Make Your Own Baby Food: Easy Freezer Method Make Your Own Baby Food: Easy Freezer Method

Making your own, healthy baby foods for your infant is not as complicated as it you might think. Visions of canning, preserving and vacuum sealing jars have most of us running for the baby food aisle at the local grocery store. You can make your own baby food at home, save lots of money and avoid preservative packed commercial concoctions.

Commercially prepared baby fruits and vegetables contain many artificial ingredients that are unnecessary in your child’s diet. Added colors and fillers like starches are common in commercial baby food preparations, but fill baby’s bellies with nutritionally empty calories. Additionally, commercial baby foods often have high levels of preservatives to help them maintain their shelf life. By making your own baby food, you can avoid all these unnecessary mystery ingredients. What’s more, if you have a home garden or source of fresh, local fruits and vegetables you gain the added comfort of knowing exactly where your baby’s food comes from, a level of trust and food safety that is becoming an increasing uncertainty in today’s mass marketplace.

Nearly any fruit or vegetable can be used to make large amounts of fresh, preservative free baby food. Used thoroughly washed fruits and vegetables from the produce aisle, local vendor or your garden. Frozen vegetables, such as bags of frozen foods bought at the grocery store work equally well.

Preparing Fruits and Vegetables

Preparing fruits and vegetables for baby food is a simple process of cooking - boiling or steaming, mashing, and straining if necessary. For vegetables like peas or beans, simply cook until soft enough to be mashed. Avoid overcooking as nutrients and vitamins are broken down with extended cooking times, but cook long enough so the mashed vegetable is of a smooth enough consistency that your baby will readily eat it.

Squashes and sweet potatoes cook easily into a smooth, mash-able consistency that is easy on an infant’s inexperienced palate. Fruits like apples, pears and peaches are easy to prepare and common first infant foods, too. (Don’t bother with preparing bananas as it is easier to simply mash a fresh fruit with a fork at each feeding.) Cut vegetables into chunks, cover with water and cook until soft. Avoid adding butters and sugars, salts or spices; added seasonings such as these are tastes you have grown accustomed to because you have eaten foods this way for as long as you remember. Babies readily accept fruits and vegetables in their natural, unadulterated forms.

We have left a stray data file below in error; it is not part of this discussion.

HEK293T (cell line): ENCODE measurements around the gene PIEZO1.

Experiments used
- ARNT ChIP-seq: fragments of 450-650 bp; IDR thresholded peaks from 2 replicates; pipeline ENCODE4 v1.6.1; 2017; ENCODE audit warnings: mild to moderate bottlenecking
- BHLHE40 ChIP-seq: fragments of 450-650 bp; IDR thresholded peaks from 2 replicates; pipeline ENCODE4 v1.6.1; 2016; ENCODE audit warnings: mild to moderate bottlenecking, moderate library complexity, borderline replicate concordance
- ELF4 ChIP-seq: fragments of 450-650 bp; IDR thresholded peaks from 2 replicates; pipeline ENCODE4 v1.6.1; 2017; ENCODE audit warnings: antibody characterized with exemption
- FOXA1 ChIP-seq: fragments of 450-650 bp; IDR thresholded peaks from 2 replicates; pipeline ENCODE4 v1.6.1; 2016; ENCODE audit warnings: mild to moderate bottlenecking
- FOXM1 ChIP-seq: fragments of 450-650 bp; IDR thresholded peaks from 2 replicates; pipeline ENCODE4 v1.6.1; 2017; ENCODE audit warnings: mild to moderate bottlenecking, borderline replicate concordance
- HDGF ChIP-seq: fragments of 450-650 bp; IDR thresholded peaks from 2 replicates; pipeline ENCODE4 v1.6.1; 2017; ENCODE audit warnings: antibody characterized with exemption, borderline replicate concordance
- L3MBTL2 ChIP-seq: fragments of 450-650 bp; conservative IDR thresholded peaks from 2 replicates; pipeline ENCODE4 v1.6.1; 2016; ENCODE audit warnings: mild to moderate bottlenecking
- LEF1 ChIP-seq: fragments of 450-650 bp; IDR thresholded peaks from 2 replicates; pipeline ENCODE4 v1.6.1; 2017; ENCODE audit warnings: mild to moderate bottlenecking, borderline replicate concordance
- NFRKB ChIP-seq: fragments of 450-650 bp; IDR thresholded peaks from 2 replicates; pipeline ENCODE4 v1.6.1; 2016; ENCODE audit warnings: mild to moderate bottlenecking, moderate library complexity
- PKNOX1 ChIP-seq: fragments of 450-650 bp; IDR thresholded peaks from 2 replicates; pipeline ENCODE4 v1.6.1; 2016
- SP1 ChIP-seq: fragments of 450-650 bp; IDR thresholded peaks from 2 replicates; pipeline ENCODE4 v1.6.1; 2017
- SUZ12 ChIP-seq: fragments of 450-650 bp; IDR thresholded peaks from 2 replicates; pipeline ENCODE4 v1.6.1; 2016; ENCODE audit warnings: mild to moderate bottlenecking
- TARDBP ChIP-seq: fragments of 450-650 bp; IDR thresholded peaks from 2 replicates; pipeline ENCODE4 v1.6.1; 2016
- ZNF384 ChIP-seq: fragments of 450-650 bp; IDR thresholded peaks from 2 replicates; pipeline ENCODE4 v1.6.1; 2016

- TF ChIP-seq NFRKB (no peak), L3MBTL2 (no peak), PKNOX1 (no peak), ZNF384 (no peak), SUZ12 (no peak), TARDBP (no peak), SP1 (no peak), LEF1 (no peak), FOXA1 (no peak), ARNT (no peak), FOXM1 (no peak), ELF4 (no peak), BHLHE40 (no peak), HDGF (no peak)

Processing Fruits and Vegetables

Once the fruit or vegetable for your home made baby food is cooked, it needs to be mashed, processed or strained into a smooth mixture your baby can eat. Young infants do not like the feel of chunks and peels on their tongues and will often spit out or refuse a food altogether. If liquid is needed for consistency, add some water or 100% fruit juice. At the time of feeding, add a little formula or breast milk if need be, or cow’s milk if dairy has been cleared by your pediatrician. Combining two foods - potatoes and beans or peas for instance - can also solve the problem of creating a welcomed texture for baby. Mixing with an infant’s cereal works equally well.

Use a food mill or strainer to remove unwelcome textures and seed coats. Depending on the food mill you use, fruits like apples can be cut into quick chunks and cooked peels and all. When done, the food mill mashes out the meat, straining and leaving behind all the unwanted pieces. Shop online and in infant catalogs for mills and for hand strainers designed to process baby foods into mashes and small pieces. For large batches, a kitchen food processor is very handy. Continue to process the produce until the desired consistency is reached. Small versions of food processors are available anywhere large processors are sold. These are very useful for small batches, or to have on hand to chop and mash individual servings of vegetables prepared at family meal times.

When processing the baby food is complete, there is a simple way to store your home made baby food that requires no jars, sealing with a water bath, or vacuum sealing. Baby food stored in your freezer will last for weeks in freezer bags or resealable containers. To do this, the easiest way is to spoon prepared baby food into clean ice cube trays and freeze. Once frozen, remove the baby food from the trays and separate by variety into bags or containers. Mark the packages with contents and dates made. This method gives you meal size portions that you can prepare in large batches ahead of time. Remove one or two cubes at each feeding, thaw and heat just until warm. Previously frozen portions can be sent to daycare or travel in a Tupperware container in a thermal bag with an ice pack. Keep well iced or refrigerate when you arrive, and the thawed food will be ready for a quick reheat. (Discard unused portions - never refreeze thawed foods for your baby!) Your baby will have all the advantages of wholesome, fresh food even when you are away!

Providing quality food for your infant is of optimal concern to you as a parent. Questions about where a food came from and what is really in it make parents skeptical when buying commercially prepared baby foods. Spend an afternoon preparing your own baby food and freezing it for future use and you can rest assured you are giving your child fresh, quality food without unnecessary fillers, colors or additives.

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